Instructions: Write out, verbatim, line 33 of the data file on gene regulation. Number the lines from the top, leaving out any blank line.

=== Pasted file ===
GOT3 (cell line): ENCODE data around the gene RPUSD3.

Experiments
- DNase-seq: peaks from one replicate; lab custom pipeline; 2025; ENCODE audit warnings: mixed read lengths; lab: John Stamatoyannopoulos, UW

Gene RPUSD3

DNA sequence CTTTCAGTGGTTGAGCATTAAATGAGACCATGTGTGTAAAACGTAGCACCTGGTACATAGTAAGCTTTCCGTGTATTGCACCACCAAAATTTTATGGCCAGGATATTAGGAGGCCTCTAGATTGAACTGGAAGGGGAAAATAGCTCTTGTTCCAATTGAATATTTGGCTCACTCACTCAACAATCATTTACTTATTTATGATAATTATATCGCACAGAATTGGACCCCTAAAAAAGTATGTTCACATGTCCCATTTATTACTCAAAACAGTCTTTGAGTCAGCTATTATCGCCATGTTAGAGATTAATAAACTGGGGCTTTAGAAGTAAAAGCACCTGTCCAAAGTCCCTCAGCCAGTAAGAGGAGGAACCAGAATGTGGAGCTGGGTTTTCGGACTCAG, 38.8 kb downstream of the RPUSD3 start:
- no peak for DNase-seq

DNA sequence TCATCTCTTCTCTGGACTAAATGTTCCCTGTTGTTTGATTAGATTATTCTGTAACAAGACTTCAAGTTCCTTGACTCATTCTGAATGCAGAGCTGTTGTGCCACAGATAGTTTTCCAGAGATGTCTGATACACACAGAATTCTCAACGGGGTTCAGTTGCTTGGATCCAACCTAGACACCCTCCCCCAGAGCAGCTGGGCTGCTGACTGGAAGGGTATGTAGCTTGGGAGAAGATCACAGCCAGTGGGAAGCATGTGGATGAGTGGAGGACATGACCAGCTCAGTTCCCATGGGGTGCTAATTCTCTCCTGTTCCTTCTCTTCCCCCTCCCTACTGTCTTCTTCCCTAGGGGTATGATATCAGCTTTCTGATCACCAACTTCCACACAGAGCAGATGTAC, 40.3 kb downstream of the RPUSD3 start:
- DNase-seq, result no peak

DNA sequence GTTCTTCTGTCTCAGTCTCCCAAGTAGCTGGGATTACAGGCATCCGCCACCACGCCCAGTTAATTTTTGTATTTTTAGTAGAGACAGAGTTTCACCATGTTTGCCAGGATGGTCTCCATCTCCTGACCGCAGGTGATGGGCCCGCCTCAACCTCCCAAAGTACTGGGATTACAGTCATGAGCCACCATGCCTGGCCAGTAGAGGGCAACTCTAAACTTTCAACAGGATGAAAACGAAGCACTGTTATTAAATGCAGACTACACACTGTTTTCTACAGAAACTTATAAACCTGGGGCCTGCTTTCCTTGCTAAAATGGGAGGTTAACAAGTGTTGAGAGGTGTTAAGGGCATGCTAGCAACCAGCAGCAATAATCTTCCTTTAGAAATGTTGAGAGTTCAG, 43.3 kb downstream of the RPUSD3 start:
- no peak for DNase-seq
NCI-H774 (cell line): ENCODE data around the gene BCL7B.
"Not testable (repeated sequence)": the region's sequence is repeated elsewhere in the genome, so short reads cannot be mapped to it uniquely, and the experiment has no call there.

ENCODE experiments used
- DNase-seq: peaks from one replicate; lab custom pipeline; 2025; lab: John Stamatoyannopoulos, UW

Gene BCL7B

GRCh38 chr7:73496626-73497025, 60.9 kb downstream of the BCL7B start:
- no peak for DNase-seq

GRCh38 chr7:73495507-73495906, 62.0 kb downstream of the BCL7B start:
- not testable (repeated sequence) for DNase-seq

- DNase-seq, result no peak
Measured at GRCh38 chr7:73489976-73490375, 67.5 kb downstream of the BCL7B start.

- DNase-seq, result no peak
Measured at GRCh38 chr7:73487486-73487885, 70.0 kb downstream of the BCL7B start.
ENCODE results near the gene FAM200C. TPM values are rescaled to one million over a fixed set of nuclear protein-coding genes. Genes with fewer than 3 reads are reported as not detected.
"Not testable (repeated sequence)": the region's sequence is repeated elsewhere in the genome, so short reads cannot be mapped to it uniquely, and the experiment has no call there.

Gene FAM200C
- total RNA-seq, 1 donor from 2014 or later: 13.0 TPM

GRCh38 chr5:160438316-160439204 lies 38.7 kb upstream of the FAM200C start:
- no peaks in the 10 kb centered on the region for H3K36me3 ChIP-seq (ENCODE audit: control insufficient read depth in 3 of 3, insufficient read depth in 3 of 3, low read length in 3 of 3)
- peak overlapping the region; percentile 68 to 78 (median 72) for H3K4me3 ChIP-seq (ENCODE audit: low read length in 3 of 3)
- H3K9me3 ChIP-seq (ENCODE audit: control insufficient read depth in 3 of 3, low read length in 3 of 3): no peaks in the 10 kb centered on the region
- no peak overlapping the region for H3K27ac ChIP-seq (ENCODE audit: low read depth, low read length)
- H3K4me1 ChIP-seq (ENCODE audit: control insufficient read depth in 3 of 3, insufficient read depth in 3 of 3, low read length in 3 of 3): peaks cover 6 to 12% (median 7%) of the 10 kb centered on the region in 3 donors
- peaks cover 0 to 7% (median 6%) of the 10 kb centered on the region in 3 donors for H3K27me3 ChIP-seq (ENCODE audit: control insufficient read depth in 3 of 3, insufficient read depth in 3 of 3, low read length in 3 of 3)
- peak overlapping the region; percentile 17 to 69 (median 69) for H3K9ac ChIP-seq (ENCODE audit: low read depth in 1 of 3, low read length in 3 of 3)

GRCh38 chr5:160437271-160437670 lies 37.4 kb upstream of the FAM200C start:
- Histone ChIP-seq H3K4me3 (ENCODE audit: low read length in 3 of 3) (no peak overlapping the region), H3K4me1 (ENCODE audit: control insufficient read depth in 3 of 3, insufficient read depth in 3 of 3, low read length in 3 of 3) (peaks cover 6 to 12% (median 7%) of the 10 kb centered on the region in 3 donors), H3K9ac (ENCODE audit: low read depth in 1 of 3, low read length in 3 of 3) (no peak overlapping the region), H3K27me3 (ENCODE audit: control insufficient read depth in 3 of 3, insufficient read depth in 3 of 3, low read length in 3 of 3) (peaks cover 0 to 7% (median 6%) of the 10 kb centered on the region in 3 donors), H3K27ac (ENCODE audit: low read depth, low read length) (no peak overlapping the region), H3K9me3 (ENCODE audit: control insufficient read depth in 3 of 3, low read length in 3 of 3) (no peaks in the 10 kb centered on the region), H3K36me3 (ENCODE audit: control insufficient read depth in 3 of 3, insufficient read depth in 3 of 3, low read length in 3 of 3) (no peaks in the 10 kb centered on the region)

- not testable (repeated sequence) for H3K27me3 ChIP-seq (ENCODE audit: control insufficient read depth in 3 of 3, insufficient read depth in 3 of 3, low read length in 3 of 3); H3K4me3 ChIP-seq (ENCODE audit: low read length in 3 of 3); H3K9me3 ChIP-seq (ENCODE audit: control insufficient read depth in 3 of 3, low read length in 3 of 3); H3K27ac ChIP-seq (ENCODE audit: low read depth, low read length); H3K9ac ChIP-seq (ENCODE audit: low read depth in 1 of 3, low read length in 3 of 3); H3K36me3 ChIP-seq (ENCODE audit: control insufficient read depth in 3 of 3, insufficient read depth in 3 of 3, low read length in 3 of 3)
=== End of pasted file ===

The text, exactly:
- H3K4me1 ChIP-seq (ENCODE audit: control insufficient read depth in 3 of 3, insufficient read depth in 3 of 3, low read length in 3 of 3): peaks cover 6 to 12% (median 7%) of the 10 kb centered on the region in 3 donors